Now the Dutch Dust Has Settled – Final Round-Up From SAP Ariba Live

Looking back at the SAP Ariba Live event – three weeks ago now - it’s worth pulling together some headlines and overall thoughts that give a flavour of where the firm is heading. We covered some of this in our daily highlights at the time (here and here), and Michael Lamoureux told you all about Snap (as well as Crackle and Pop) here and here!  But just to round-off our coverage, here are a few key points:

  1. Things are going well! The SAP first quarter results which came out during the event were “stonking”, as I believe the financial analysts say. The SAP Business Network segment, which the firm defines as SAP Ariba, Fieldglass, Concur and the HANA® platform, saw revenues increase 17% year on year to €663 million. That would be respectable growth for a small, up and coming firm, let alone for a market leader. And to get over 2000 people at the European event was really impressive.
  2. The partner network is strong, with the big consulting firms well-represented, as well as the implementation specialists such as Xoomworks, Excelerateds2p, Apsolut etc. The mid-market Snap offering gives partners another string to their bows too. But beyond the traditional implementation area, there are clear signs that SAP Ariba is opening up, perhaps most obviously in the risk and CSR area, where the firm is partnering with others who can bring risk data and information into the SAP Ariba platform. That ranges from the leading providers to niche players who report on modern slavery, for instance.
  3. The question of network fees hasn’t gone away by any means but with the Snap offering and other concessions, particularly for smaller firms and lighter users, SAP Ariba are surely looking to defuse what can be an emotional issue. Will fees ever disappear completely? Who knows – but their significance may well decline further (and SAP Ariba’s competition will certainly hope the fees don’t go completely!).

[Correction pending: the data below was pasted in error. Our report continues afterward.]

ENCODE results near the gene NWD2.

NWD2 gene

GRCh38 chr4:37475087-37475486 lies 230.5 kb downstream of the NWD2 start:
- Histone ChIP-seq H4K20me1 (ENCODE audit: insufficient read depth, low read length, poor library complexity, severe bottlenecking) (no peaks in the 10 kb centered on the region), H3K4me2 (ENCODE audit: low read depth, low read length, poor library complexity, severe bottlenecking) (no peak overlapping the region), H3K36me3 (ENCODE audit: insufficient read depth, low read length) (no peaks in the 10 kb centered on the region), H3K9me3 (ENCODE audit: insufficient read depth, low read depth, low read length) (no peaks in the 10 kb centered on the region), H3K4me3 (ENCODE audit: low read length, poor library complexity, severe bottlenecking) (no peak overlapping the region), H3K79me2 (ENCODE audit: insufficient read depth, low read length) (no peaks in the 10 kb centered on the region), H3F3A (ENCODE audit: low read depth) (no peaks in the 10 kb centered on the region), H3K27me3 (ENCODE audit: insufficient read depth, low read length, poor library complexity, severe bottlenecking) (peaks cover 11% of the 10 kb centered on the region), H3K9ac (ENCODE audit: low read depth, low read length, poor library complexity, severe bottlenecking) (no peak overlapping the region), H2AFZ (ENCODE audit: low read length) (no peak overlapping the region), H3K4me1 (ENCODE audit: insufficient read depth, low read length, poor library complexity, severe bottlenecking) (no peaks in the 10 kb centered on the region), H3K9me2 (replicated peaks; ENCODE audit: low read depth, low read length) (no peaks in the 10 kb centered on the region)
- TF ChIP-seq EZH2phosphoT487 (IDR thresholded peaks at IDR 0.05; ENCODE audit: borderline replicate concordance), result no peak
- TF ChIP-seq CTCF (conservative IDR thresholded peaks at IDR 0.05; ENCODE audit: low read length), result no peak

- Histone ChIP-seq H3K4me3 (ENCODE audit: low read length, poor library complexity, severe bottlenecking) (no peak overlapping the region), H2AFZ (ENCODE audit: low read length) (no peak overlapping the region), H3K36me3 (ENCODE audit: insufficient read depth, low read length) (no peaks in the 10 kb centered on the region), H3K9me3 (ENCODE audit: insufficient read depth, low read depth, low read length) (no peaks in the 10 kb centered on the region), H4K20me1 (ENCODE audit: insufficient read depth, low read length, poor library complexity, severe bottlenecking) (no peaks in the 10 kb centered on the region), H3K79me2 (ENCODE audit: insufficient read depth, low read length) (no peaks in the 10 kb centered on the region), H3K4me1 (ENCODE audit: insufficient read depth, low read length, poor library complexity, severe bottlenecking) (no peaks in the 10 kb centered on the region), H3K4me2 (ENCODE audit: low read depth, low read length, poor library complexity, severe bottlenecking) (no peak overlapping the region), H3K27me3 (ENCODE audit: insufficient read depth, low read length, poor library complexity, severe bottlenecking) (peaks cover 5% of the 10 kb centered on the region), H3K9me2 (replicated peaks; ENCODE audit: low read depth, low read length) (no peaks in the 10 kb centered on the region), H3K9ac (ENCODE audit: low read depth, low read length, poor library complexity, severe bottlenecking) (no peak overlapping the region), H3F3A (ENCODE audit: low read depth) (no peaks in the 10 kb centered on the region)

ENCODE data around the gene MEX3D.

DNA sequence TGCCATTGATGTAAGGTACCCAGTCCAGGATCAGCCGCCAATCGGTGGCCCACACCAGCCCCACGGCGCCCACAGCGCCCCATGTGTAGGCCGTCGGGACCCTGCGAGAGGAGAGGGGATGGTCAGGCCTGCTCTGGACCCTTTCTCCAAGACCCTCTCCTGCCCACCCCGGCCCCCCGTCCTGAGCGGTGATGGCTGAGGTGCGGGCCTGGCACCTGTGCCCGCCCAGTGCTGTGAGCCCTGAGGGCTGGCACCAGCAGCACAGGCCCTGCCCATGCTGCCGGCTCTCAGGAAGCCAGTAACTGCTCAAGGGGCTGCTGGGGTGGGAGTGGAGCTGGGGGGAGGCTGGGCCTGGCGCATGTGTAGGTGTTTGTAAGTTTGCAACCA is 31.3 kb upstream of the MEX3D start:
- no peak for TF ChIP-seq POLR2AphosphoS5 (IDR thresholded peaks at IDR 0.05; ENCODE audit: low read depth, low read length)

4. The firm clearly wants to be at the forefront of technology, whether it is via the partnership with IBM leading to AI and machine learning being embedded in P2P, sourcing and more, to the early tools they demonstrated featuring virtual reality and voice control, for example. While it is not impossible that a start-up might come along and disrupt the whole procurement technology sector, we feel it is becoming less and less likely given the strength and focus on the future being shown by SAP Ariba (and, to be fair, by several of their biggest challengers too).
  5. SAP Ariba is clearly aware that other firms have sold against them on the “user friendliness” criterion and wants to address this. Initiatives such as “guided buying” are going down well with clients from what we hear, and the firm is working to address the perception that their option isn’t the easiest for users. Expect to see this focus continuing.
  6. We’re talking about Procurement with Purpose frequently at the moment, so we won’t go into too much detail again here (but do download our paper available now) – but it was a major theme in Amsterdam. Some are cynical about motives, but my take on it is SAP Ariba are being quite brave here to stick their collective head above the parapet. It comes down to whether senior management really believe in what they’re saying – and I think they do. You can also read Michael Lamoureux’s excellent articles on the topic on Spend Matters US here.

We could go on – the increasing focus on direct spend, the Manufacturing Network, more on supply chain risk (and risk appears to be very near the top of the “customer interest” chart at the moment), the prospect of sharing information between buyers on the Network … SAP Ariba certainly isn’t sitting back and admiring the view from the top of the market.

Indeed, the growth of competitors, particularly Coupa, but also the external funding that others such as Jaggaer and Tradeshift have received, which indicates their potential, all seems to have spurred on SAP Ariba in the past year or two. Which is of course good news for all users of procurement technology – a vibrant and competitive market can only be a huge positive.

 

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